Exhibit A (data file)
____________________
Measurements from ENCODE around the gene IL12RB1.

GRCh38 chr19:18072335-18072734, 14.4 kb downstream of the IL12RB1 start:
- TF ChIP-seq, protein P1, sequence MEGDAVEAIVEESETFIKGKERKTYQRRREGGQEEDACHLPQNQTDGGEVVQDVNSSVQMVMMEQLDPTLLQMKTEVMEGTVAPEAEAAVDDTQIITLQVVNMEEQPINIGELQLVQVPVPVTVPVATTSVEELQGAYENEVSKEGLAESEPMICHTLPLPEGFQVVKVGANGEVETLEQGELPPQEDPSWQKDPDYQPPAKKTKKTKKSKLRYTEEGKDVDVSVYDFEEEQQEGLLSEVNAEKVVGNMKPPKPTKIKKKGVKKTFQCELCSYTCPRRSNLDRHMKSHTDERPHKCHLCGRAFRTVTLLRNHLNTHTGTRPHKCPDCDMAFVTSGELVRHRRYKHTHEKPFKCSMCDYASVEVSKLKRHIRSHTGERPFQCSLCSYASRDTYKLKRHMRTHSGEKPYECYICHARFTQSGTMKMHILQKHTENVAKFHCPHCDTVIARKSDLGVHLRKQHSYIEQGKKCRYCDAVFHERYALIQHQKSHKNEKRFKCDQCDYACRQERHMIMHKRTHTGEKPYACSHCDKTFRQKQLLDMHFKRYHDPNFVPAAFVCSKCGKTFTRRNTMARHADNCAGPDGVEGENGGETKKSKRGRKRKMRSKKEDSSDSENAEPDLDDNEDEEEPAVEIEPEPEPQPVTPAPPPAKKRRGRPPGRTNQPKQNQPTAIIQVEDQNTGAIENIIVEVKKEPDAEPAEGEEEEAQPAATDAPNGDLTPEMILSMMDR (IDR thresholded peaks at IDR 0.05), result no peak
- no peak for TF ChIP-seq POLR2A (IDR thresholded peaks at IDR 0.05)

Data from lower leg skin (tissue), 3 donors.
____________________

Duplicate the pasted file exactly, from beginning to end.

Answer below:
Measurements from ENCODE around the gene IL12RB1.

GRCh38 chr19:18072335-18072734, 14.4 kb downstream of the IL12RB1 start:
- TF ChIP-seq, protein P1, sequence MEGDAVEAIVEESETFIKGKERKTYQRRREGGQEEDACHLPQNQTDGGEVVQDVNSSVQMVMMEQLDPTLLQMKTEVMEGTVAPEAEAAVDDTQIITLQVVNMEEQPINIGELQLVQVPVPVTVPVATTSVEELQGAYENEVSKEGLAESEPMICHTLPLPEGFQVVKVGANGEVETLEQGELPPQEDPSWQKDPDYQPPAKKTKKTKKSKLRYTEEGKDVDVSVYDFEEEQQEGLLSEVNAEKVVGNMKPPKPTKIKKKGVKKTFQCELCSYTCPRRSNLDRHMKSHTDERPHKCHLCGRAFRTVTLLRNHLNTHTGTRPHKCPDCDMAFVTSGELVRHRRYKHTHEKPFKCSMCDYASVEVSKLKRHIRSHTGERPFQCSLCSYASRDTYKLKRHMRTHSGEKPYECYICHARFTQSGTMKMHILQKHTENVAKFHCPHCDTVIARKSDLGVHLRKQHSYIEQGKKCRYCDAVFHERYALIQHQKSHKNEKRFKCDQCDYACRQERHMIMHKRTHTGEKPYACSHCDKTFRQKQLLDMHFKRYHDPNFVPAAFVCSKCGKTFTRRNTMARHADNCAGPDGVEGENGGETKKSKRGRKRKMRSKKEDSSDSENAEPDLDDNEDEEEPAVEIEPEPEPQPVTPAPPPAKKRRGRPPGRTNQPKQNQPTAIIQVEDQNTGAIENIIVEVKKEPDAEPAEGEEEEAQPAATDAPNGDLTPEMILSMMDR (IDR thresholded peaks at IDR 0.05), result no peak
- no peak for TF ChIP-seq POLR2A (IDR thresholded peaks at IDR 0.05)

Data from lower leg skin (tissue), 3 donors.